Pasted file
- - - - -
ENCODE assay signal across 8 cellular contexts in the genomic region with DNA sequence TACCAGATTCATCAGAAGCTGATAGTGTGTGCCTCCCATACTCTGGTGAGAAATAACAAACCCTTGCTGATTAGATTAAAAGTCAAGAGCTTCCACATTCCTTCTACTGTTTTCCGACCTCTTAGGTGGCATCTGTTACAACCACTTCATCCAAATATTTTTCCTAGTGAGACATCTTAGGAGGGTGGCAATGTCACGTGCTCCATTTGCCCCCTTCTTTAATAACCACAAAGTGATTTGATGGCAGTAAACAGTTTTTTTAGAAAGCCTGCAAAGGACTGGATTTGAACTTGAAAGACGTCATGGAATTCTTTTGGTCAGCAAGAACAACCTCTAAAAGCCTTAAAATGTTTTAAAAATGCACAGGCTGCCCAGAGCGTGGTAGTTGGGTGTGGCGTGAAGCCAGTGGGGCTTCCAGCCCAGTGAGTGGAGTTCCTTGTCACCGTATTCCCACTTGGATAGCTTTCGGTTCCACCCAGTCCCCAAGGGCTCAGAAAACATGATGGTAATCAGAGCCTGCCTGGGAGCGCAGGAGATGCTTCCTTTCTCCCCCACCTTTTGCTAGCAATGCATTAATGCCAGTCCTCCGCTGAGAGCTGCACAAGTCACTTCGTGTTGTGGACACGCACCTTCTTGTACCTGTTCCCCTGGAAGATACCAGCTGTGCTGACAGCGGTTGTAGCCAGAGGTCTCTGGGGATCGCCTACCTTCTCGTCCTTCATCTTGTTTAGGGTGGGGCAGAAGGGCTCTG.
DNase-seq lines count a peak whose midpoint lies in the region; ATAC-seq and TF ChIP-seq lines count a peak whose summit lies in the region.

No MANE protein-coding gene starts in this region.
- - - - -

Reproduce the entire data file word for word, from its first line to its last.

ENCODE assay signal across 8 cellular contexts in the genomic region with DNA sequence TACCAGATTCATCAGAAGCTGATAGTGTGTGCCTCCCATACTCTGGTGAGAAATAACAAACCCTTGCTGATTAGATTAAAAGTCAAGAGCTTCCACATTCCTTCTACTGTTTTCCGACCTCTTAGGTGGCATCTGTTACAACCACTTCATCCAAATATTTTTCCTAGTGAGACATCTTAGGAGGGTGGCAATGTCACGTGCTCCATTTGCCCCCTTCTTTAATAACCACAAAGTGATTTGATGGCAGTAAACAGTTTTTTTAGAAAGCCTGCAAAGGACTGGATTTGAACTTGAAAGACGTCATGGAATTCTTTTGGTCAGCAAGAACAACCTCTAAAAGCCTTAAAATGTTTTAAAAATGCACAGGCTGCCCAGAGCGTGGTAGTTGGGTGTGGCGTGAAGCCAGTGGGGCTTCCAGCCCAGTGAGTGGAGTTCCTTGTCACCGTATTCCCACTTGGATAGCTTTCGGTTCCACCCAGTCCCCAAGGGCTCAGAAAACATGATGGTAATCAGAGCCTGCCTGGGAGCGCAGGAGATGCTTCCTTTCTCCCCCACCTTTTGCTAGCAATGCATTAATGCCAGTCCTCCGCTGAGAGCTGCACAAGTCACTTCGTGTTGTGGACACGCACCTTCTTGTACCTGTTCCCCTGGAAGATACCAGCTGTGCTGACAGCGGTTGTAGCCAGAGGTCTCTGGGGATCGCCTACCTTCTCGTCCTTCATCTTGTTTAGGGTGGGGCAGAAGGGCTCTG.
DNase-seq lines count a peak whose midpoint lies in the region; ATAC-seq and TF ChIP-seq lines count a peak whose summit lies in the region.

No MANE protein-coding gene starts in this region.